History of St Croix, United States Virgin Islands
St Croix was first settled in 5000 BC by indigenous populations.
In the 1200s AD, the Tanio and Carib tribes arrived from the north.
Chistopher Columbus was the first known European to visit St Croix, claiming it for Spain when he landed on November 14, 1493 during his second voyage to the "New World". This visit marked the first known violence between Europeans and indigenous peoples in the Americas when one Spaniard and one Carib were killed.
On June 22, 1587, the English established a colony on St Croix.
Between 1625 and 1650 there were both English and Dutch colonies on St Croix.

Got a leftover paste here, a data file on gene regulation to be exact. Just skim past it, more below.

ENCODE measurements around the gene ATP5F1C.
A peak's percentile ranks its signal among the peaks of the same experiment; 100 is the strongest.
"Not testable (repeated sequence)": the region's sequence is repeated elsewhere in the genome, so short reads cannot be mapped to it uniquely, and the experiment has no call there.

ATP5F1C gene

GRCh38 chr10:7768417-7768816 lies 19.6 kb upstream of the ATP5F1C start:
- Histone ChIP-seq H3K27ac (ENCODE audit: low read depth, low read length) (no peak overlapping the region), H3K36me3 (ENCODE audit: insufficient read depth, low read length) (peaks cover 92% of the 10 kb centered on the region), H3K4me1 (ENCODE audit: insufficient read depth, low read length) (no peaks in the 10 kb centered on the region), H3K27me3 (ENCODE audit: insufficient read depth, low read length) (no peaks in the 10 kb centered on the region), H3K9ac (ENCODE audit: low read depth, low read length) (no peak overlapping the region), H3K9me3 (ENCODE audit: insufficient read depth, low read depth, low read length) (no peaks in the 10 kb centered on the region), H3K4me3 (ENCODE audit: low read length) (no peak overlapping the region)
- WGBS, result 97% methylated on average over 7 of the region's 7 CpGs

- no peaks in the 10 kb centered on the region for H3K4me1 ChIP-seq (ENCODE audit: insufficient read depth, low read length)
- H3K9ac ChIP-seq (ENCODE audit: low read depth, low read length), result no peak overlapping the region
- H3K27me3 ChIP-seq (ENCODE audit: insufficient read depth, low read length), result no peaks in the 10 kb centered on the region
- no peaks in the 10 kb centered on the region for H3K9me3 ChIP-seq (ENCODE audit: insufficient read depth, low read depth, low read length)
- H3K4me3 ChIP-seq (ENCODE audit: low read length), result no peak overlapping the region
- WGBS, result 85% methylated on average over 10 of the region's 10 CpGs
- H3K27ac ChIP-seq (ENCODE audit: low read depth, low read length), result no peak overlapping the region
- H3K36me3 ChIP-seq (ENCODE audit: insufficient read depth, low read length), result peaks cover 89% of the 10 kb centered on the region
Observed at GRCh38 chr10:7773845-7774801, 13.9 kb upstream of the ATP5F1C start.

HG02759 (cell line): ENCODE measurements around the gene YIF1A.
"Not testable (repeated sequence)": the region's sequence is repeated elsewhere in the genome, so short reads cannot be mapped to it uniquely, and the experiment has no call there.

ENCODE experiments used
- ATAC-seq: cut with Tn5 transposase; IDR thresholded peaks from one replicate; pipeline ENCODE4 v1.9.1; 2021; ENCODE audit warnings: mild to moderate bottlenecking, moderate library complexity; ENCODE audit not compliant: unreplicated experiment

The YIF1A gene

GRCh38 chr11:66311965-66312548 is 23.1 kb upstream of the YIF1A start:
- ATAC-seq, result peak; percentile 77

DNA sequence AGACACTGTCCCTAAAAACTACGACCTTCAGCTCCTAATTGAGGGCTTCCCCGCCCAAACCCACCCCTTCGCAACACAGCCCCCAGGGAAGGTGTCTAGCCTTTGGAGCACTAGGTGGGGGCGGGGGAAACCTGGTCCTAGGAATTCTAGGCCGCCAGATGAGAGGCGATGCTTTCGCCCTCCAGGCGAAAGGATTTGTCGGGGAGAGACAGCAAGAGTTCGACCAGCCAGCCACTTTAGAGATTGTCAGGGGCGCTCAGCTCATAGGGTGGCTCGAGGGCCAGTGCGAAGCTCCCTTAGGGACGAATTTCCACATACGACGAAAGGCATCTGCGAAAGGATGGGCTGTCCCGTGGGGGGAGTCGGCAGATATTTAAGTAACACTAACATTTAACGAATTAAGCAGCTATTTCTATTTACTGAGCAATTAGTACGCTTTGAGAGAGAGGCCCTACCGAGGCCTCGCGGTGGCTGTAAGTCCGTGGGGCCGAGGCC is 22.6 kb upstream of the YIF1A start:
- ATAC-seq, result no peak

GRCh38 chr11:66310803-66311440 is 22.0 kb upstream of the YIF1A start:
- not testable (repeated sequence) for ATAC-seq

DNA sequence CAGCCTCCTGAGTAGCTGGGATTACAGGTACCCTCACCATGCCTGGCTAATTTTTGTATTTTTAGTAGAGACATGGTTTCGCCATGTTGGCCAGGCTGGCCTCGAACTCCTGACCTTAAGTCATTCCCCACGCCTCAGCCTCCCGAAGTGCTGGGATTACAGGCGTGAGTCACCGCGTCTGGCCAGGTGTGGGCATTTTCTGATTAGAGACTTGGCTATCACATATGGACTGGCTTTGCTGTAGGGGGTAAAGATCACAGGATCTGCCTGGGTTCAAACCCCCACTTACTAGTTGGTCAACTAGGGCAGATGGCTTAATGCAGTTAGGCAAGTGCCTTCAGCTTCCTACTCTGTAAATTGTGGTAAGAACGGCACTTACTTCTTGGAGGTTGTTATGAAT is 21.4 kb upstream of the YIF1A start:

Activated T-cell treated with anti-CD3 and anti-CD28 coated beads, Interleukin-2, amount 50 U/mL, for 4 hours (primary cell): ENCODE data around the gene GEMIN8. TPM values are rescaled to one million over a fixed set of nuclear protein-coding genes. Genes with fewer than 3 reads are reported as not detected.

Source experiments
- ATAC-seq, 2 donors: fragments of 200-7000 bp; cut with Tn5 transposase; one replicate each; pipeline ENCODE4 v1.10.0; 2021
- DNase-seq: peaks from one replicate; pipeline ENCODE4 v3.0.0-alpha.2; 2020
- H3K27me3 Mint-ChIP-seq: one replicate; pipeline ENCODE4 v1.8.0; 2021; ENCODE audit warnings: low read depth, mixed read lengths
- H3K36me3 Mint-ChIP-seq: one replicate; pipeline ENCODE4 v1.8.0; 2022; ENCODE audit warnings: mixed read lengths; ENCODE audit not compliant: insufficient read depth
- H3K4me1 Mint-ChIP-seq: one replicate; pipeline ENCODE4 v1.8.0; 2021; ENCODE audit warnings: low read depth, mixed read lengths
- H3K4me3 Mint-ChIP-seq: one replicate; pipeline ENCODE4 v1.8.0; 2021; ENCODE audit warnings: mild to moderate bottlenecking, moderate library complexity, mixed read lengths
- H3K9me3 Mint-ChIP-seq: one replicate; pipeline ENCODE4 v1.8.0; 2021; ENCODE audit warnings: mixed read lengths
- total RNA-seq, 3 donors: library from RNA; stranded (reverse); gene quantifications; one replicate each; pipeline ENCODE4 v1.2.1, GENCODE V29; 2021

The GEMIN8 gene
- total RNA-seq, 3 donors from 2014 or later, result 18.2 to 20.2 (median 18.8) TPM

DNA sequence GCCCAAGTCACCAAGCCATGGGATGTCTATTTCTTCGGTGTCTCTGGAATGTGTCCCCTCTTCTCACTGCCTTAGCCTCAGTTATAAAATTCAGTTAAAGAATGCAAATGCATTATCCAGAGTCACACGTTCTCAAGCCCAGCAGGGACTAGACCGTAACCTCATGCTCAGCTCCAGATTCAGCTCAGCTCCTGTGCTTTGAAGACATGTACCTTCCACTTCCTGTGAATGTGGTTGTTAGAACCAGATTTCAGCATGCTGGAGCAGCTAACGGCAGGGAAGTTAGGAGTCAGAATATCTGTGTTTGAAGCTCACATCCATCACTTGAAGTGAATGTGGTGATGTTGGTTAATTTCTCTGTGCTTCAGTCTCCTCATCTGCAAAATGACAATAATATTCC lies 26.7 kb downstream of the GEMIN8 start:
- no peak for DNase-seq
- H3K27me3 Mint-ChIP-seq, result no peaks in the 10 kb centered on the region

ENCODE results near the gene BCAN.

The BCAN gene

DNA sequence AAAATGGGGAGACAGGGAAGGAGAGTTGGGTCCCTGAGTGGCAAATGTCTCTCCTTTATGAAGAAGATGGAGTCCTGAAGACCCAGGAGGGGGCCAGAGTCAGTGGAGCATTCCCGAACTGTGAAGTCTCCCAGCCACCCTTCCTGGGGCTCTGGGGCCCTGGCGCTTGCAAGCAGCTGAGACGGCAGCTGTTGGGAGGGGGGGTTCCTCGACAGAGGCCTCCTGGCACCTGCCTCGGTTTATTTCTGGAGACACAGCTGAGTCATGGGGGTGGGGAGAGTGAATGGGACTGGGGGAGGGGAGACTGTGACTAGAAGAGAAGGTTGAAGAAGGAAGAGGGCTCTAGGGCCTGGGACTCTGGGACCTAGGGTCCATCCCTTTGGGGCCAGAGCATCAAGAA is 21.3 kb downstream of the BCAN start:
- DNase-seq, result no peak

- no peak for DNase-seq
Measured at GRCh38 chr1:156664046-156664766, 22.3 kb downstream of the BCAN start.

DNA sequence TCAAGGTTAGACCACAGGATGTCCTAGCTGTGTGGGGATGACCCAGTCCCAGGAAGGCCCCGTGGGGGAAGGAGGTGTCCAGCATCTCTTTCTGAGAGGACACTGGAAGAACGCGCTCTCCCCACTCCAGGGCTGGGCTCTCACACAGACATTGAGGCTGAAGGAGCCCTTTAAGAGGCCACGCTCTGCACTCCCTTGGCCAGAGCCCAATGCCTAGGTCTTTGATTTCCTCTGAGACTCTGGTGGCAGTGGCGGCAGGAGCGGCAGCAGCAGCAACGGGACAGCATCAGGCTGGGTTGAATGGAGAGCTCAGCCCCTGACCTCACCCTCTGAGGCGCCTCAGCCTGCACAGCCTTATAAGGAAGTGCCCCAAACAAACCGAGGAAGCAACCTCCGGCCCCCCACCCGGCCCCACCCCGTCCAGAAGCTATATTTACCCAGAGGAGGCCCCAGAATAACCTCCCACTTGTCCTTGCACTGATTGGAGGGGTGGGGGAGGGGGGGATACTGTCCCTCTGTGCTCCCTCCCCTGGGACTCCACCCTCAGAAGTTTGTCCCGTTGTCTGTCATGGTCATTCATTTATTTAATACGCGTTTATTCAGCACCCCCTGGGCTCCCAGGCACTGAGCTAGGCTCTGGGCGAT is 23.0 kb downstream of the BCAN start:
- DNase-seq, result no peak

In 1650, the island was retaken by the Spaniards from the English, and later that year it came under French rule.
In 1651, the Knights of Malta began to rule St Croix.
In 1665, the French resumed rule over St Croix.
From 1695 to 1733, the island was abandoned by Europeans but still claimed by France.
On June 13, 1733, the French sold St Croix to Denmark.
In 1848, slavery was ended in what was then the Danish West Indies.
On December 12, 1916, the United States purchased all 3 islands from Denmark, including St Croix, for $25 million in gold.
From March 31, 1917, until January 30, 1931, the U.S. Virgin Islands, as they were called, were administered by the U.S. Navy.
From 1931 until 1969 the islands were administered by U.S. Department of Interior.
Since 1969, the U.S. Virgin Islands have elected their own Governor.